Idaho to let prisoners on death row be executed by firing squad
Idaho will allow prisoners on death row to be executed by firing squad due to a US nationwide shortage of lethal injection drugs.
Dwindling supplies of the substances needed have increasingly seen pharmaceutical companies ban jails from using them for killing inmates.
Idaho has now joined Mississippi, Utah, Oklahoma, and South Carolina in allowing death by firing squad if other execution techniques are unavailable.
South Carolina’s law is on hold pending a legal challenge, but Idaho’s bill passed through its state legislature without issue earlier this week and was signed by Republican governor Brad Little.
Mr Little said: “While I am signing this bill, it is important to point out that fulfilling justice can and must be done by minimising stress on corrections personnel.
“For the people on death row, a jury convicted them of their crimes, and they were lawfully sentenced to death.”
Georgia death row inmate allowed to ask for firing squad instead of lethal injection
But senator Dan Foreman, also a Republican, called firing-squad executions “beneath the dignity of the state”.
They would traumatise the executioners, witnesses, and the staff who clean up afterward, he said.
And the state’s prisons department director, Jeff Tewalt, said he would be reluctant to ask workers to participate.
The department also estimates it will cost $750,000 (£613,000) to build or retrofit a death chamber.
How does death by firing squad work?
Death by firing squad has been an option in Utah since it was brought back in the state in 2015.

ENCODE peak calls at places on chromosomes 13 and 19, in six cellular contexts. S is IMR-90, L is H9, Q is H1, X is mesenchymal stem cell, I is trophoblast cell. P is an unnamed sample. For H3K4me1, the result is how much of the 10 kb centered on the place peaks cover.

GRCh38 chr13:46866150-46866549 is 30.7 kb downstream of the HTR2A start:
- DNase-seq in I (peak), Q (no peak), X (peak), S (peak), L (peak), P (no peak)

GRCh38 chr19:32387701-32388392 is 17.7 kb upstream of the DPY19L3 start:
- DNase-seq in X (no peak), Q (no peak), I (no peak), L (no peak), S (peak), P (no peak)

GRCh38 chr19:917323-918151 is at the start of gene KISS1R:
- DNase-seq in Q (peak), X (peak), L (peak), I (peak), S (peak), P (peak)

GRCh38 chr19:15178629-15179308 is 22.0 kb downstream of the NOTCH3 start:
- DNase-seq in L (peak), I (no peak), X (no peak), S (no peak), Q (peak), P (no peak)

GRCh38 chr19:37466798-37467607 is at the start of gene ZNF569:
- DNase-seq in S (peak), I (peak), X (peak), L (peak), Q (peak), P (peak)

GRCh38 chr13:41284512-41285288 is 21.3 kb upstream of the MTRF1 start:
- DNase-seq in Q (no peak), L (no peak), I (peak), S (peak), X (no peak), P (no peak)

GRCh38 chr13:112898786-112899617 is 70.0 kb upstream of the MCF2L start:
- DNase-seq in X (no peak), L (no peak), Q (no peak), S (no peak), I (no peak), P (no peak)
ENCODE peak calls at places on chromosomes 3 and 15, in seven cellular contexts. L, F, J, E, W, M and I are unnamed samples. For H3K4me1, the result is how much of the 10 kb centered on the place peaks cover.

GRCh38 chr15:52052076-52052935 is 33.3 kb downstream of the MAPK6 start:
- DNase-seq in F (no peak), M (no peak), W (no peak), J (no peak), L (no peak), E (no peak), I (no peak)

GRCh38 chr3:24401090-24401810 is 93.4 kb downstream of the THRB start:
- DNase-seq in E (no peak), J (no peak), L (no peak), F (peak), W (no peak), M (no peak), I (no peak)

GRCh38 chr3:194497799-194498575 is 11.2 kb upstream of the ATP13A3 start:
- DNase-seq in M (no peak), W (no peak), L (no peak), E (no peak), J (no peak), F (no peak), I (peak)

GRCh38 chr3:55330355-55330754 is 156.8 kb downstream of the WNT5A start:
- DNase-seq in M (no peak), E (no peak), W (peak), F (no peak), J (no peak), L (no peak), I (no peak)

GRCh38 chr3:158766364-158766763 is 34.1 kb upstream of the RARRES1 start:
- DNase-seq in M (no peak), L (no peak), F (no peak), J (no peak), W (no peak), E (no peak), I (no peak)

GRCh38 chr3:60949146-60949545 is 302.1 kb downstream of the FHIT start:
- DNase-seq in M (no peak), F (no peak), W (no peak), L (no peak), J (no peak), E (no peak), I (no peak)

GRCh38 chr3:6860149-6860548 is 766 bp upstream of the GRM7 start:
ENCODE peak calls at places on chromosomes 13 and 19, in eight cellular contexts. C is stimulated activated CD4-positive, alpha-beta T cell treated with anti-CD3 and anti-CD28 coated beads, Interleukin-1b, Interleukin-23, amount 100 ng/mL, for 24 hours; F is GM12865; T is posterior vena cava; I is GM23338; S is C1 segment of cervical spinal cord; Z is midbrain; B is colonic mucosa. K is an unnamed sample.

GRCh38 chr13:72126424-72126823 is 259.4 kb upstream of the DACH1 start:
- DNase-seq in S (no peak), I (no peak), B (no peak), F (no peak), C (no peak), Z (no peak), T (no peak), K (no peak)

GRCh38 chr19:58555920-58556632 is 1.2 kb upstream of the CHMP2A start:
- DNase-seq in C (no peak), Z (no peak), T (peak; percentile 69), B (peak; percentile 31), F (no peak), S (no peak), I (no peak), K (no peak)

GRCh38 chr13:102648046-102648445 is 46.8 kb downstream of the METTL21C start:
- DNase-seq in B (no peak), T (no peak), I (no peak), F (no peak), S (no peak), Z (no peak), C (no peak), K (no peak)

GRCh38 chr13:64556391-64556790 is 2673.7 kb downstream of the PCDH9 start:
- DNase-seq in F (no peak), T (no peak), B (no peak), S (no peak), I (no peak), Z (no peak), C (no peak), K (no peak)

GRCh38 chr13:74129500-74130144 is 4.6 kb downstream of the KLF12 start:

The prisoner is seated in a chair that is set up in front of a wood panel and in between stacked sandbags that keep the bullets from ricocheting around the room.
A target is pinned over the inmate’s heart. Shooters aim for the chest rather than the head because it’s a bigger target and usually allows for a faster death.
Five shooters set up about 25 feet (8 meters) from the chair, with their .30-caliber Winchester rifles pointing through slots in a wall. Assuming they hit their target, the heart ruptures and the prisoner dies quickly from blood loss.
The gunmen are chosen from a pool of volunteer officers, with priority given to those from the area where the crime happened.
The shooters’ identities are kept anonymous, and one of their rifles is loaded with a blank round so nobody knows which officer killed the inmate.
In 2010, Ronnie Lee Gardner was declared dead two minutes after he was shot at Utah State Prison. He was the last person killed by firing squad in the US.
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Electric chairs and nitrogen gas
While federal executions have been put on hold since 2021, under orders of President Joe Biden‘s attorney general, individual states can carry them out.
The issue with drug supplies has seen some states consider non-firing squad methods.
This includes refurbishing electric chairs, despite a judge ruling last year that they constitute torture, while Alabama has built an as yet untried system for executing people using nitrogen gas to induce hypoxia.
Mr Biden had pledged during his 2020 election campaign to work towards ending the death penalty nationwide, but hasn’t pressed the issue since becoming president.